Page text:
Extinction Frequency is a retrospective of electronic music by Carya Amara from the years 1992 – 1996. It displays a progression from the more rhythmic material on the companion CD of earlier experiments, Tales of the Unattractive.
A fuller sound and increased use of samples helped produce music that was by turns engaging and unsettling.
Available as a free download
|(The CD edition has been discontinued).||Free download from Bandcamp.|
Most tracks on this retrospective of music from the early and mid 1990s were recorded on an 8-track tape recorder. Tape is a linear medium, which means that a lot of rewinding and fast-forwarding of tape is required when realising even quite minimal electronic music. The last track, Das Klang, started life in the same way, but this final version was completed on a random-access, digital audio system. Farewell to tape spools winding back and forth, hello to a new set of obstacles and challenges… As always, interpretation of the music is left to the listener. “You can never explain to people…”
Thanks to Nadja Rosental for guest vocals on ‘Das Klang’.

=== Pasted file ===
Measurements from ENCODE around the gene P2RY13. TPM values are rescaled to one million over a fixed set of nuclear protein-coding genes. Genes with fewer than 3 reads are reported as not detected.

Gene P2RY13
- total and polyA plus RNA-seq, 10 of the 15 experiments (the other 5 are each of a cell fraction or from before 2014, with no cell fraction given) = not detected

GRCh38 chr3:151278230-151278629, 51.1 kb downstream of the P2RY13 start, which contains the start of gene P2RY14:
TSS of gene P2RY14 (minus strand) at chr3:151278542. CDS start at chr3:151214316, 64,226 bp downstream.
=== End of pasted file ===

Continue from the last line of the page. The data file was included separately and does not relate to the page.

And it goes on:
“Extinction Frequency grabs a firm hold right from the very opening and never once lets go. Raw-edged and positively eviscerating at times, downright hilarious at others, it maintains a ruthless and driving energy – as well as a sparkling clarity of sound… very special indeed” – Stone Gnome
“It has an easy, pop-culture humour with a tendency to taking a left-turn into the darker reaches.” – The Violet Apple
“It is a true joy… I think it goes especially well with blueberry muffins and coffee… I should mention that your packaging is, once again, absolutely beautiful.” – Michael Griffin (USA)
“this album shows that whilst Carya Amara can produce some cutting edge industrial ambience, they can also produce… rhythmic pieces that wouldn’t be too difficult on new ears… Superb” – Modern-Dance magazine.
“Gorgeous photographs of Beachy Head, the Sussex beauty spot notorious for attracting suicides, grace the cover… Often ingenious and innovative, these [tracks] still sound fresh…” – review by Stewart Gott, Flux Europa